Fiddler on the Roof

Directed by Norman Jewison
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The Independent Culture

Fiddler on the Roof is the 1971 film version of the Broadway musical of the same name. It was directed by Norman Jewison. The film won three Academy Awards, including one for arranger-conductor John Williams.

It takes place in the Jewish village of Anatevka in Tsarist Russia in 1905 and centers on the character of Tevye, a poor milkman, and his daughters' marriages. As Tevye says in the introductory narration, the Jews have relied upon their traditions to maintain the stability of their way of life for centuries; but as times change, that stability is threatened on the small scale by Tevye's daughters' wishes to marry men not chosen in the traditional way by the matchmaker, and on the large scale by pogroms and revolution in Russia.


Norman Jewison


Joseph Stein


Chaim Topol … Tevye

Norma Crane … Golde

Leonard Frey … Motel Kamzoil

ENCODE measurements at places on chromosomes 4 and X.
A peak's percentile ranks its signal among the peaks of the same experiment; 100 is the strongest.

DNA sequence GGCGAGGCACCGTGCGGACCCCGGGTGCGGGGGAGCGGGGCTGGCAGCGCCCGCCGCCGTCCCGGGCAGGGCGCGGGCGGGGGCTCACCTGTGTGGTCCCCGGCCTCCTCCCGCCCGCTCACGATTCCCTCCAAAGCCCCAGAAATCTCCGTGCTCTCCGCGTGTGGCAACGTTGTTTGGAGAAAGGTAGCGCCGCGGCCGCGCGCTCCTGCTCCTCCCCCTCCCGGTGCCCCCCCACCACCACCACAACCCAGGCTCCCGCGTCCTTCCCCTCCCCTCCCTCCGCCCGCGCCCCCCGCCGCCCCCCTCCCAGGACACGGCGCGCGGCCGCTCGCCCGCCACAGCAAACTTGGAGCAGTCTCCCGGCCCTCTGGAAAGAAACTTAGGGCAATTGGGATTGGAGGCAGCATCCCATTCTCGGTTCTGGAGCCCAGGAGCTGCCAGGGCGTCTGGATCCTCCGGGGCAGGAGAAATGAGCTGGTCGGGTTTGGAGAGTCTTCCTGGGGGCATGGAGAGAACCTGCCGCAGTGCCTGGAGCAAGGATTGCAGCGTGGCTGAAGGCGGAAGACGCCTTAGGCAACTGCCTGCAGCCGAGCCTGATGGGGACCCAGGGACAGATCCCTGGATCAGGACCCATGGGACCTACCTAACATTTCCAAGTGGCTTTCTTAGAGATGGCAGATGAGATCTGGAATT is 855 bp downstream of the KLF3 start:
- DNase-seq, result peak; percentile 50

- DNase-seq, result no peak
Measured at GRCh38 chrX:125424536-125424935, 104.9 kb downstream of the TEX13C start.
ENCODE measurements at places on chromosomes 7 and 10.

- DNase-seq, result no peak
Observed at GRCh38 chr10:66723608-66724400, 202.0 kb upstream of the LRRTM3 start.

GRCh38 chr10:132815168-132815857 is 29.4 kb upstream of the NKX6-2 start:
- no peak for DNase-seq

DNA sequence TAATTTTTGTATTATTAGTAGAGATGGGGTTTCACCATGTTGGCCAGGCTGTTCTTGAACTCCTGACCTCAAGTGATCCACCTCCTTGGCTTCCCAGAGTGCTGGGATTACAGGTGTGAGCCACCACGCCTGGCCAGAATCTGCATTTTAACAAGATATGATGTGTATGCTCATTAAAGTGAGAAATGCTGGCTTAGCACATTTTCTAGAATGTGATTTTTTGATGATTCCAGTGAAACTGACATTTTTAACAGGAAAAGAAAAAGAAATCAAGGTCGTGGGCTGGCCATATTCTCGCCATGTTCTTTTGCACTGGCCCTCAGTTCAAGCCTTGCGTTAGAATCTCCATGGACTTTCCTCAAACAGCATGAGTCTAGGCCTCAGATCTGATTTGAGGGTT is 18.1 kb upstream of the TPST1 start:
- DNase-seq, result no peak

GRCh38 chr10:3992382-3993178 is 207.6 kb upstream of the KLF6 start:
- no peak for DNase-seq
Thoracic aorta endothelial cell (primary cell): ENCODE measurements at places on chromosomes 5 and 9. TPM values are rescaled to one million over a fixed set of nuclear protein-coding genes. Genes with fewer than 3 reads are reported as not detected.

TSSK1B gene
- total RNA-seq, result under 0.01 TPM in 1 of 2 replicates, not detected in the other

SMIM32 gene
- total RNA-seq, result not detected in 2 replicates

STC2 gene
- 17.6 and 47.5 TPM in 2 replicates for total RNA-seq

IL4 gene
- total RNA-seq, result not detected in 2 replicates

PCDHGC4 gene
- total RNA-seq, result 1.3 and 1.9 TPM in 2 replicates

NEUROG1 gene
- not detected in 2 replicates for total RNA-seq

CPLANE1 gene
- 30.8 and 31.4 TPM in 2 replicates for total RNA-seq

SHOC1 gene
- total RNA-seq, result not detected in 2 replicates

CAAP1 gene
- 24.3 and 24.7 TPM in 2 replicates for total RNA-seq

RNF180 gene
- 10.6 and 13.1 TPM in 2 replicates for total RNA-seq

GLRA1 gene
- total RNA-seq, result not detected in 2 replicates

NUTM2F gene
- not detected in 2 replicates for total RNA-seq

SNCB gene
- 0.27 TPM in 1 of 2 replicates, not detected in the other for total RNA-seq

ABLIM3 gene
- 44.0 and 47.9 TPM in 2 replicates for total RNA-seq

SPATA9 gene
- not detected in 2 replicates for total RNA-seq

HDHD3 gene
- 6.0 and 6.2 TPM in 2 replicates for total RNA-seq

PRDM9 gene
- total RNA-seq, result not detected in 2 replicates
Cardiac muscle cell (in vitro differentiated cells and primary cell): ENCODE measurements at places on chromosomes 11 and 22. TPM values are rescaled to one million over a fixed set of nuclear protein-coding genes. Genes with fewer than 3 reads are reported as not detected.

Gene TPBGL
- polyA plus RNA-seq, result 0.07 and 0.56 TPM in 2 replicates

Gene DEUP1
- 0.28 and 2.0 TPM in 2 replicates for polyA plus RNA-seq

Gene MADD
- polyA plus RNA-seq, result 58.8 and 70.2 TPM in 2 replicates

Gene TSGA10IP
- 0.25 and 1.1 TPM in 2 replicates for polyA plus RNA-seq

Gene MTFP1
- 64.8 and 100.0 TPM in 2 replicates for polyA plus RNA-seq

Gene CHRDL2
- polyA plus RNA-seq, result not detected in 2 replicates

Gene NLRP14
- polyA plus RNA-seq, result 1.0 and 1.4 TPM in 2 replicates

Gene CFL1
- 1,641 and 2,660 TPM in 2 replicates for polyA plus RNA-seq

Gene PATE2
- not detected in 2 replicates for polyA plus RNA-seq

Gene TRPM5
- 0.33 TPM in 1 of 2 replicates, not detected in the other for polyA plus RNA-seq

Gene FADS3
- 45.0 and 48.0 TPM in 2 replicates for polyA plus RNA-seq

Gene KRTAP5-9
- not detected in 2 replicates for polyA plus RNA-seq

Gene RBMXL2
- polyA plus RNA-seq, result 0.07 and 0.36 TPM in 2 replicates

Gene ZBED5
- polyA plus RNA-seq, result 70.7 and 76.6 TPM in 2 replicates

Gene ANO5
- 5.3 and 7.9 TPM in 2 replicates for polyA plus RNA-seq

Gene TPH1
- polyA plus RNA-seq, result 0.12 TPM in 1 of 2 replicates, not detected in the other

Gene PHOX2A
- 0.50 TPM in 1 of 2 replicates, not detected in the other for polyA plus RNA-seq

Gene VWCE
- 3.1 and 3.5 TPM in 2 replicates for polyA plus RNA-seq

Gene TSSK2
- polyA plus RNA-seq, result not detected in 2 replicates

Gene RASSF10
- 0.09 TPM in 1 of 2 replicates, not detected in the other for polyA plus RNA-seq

Molly Picon … Yente

Paul Mann … Lazar Wolf

Rosalind Harris … Tzeitel

Michele Marsh … Hodel

Neva Small … Chava

Paul Michael Glaser … Perchik

Ray Lovelock … Fyedka

Elaine Edwards … Shprintze

Candy Bonstein … Bielke

Shimen Ruskin … Mordcha

Zvee Scooler … Rabbi

Louis Zorich … Constable

Tutte Lemkow … the Fiddler (His playing was overdubbed by Isaac Stern).


  • To make Topol look older, the makeup team clipped 15 white hairs from director Norman Jewison's beard and applied them to Topol's eye brows (seven on the left, eight on the right).
  • To get the kind of look he wanted for the film, director Norman Jewison got Director of Photography Oswald Morris, who was famous for shooting colour films in unusual styles, to shoot the entire film with a woman's stocking placed over the lens. Morris also shot the musical number "Tevye's Dream" in sepia rather than in full colour.